Full regional analysis below the fold.
Northern Virginia needs to gain two seats. Within Northern Virginia, we can break Northern Virginia into three rings. The first ring of the inner suburbs needs to give up .26 of a seat, the second ring of Fairfax County outside the Beltway needs to give up .02 of a seat, and the third ring of Loudoun and Western Prince William districts need to gain an astonishing 2.24 seats. These three rings add up to exactly 2.00. A net of .24 (+.02-.26) seats need to be pulled out from Fairfax into Loudoun and Prince William, but two more full seats have to be found.
This spells the most danger for those in the ring directly outside the Democratic areas of inner Fairfax, Arlington, and Alexandria. Their districts will track west into Republican areas of western Fairfax. Democrats in Districts 36 (Mark Keam), 37 (David Bulova) and 41 (Eileen Filler-Corn) face the most challenging prospects as they have no Democratic buffer protecting them from Republican precincts.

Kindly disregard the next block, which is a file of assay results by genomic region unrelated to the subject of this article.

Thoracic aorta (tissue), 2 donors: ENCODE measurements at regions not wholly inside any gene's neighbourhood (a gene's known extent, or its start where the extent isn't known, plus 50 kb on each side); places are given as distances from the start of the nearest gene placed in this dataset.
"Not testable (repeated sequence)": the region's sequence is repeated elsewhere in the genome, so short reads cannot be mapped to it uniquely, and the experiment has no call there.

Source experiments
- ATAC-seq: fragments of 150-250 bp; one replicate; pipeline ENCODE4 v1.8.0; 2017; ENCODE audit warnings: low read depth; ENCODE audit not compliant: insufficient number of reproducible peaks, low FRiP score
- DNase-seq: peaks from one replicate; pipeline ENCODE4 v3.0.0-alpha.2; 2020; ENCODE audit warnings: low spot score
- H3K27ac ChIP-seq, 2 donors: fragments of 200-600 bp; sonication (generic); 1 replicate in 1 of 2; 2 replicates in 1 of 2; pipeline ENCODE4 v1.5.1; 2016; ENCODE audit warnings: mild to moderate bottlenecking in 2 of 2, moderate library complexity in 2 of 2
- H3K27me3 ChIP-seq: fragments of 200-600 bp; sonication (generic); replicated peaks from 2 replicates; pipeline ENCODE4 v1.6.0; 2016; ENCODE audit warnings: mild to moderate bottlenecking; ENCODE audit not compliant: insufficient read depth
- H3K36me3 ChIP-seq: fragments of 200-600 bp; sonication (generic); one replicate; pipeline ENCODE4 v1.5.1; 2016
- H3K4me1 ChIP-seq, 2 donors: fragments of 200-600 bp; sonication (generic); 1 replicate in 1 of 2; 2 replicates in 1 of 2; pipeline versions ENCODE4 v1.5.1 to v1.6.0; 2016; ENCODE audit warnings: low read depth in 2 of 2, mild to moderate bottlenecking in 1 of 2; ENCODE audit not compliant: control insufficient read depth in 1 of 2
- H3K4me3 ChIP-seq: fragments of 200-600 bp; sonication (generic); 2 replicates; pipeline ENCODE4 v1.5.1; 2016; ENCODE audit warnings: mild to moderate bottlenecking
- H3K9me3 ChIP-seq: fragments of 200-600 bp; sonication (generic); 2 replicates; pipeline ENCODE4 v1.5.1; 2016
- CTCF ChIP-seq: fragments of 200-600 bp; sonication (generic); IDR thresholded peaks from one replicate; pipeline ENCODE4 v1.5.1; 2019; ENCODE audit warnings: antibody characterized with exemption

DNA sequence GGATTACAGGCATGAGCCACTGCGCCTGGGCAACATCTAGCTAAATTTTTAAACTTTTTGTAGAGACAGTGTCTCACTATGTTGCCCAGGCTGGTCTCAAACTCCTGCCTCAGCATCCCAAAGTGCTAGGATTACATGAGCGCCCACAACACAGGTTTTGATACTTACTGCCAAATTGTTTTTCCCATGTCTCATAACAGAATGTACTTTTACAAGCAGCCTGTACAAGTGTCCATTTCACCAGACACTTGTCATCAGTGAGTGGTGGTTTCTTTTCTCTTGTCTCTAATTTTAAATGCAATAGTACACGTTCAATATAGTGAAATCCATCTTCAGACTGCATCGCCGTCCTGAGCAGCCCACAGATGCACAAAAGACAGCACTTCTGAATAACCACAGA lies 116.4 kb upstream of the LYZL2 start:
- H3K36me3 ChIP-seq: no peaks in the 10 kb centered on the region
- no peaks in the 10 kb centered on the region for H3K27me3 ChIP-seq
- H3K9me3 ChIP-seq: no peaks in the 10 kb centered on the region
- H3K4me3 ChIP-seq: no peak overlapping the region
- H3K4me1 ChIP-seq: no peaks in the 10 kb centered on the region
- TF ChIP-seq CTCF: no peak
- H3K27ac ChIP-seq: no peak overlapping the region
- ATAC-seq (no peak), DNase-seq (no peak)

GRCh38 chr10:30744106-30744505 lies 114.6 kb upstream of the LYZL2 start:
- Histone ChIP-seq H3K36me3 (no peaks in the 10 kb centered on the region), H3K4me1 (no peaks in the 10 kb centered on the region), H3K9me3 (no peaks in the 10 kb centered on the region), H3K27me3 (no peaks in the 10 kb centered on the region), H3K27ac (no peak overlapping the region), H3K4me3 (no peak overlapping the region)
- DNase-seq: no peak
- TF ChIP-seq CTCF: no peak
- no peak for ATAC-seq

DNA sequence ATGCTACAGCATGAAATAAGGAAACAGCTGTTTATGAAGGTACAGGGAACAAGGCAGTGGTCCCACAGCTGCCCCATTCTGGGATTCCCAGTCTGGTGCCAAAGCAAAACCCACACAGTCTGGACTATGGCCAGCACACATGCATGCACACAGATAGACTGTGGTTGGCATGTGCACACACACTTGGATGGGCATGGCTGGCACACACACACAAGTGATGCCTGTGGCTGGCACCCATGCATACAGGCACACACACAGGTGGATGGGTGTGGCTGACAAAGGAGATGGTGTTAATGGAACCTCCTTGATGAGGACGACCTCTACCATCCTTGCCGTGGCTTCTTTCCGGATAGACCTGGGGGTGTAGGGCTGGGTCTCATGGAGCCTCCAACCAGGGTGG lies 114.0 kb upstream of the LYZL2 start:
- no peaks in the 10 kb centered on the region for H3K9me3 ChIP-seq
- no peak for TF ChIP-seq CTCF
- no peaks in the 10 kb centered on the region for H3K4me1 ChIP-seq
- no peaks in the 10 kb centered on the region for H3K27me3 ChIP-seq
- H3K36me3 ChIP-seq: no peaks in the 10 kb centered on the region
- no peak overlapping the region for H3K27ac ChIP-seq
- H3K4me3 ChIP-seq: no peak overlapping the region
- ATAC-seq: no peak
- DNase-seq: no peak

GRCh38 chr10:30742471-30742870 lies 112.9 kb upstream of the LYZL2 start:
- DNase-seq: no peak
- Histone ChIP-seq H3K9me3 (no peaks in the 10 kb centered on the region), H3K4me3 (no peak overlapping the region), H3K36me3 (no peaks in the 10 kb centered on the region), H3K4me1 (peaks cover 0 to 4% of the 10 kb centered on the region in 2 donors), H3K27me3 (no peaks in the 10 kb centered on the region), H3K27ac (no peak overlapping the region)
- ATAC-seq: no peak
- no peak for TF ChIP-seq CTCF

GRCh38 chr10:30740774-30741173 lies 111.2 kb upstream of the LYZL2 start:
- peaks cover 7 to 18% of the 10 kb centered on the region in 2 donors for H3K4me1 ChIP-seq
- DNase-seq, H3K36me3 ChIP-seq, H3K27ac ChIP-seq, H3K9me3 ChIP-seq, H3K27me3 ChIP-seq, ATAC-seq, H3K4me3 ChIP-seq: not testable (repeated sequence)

Northern Virginia is unable to expand their seats south as the southern exurbs have also grown ahead of population, and it would be nearly impossible to draw the existing Prince William and Loudoun seats westward without shifting them completely from their current bases. These factors necessitate that the two seats will be taken whole from Southwest and Hampton Roads.
These new seats would take Districts 13 (Bob Marshall), 32 (Tag Greason), and 33 (Joe May) and add two seats among them. Also affected will be District 34 in Fairfax County (Barbara Comstock), who is under population and will take up some of the slack in District 32.
It isn’t difficult to predict who is likely to have their seat taken away sent north. In Hampton Roads, District 87 (Paula Miller) is hemmed in by majority-minority districts protected by the Voting Rights Act. Her seat is almost certain to be eliminated. In Southwest, District 2 (Bud Phillips) is nearly 11,000 residents under population, making his seat the most underpopulated Democratic district. It is less likely, but still conceivable, that the other remaining Southwest Democrat in District 3 (Joe Johnson) would be targeted.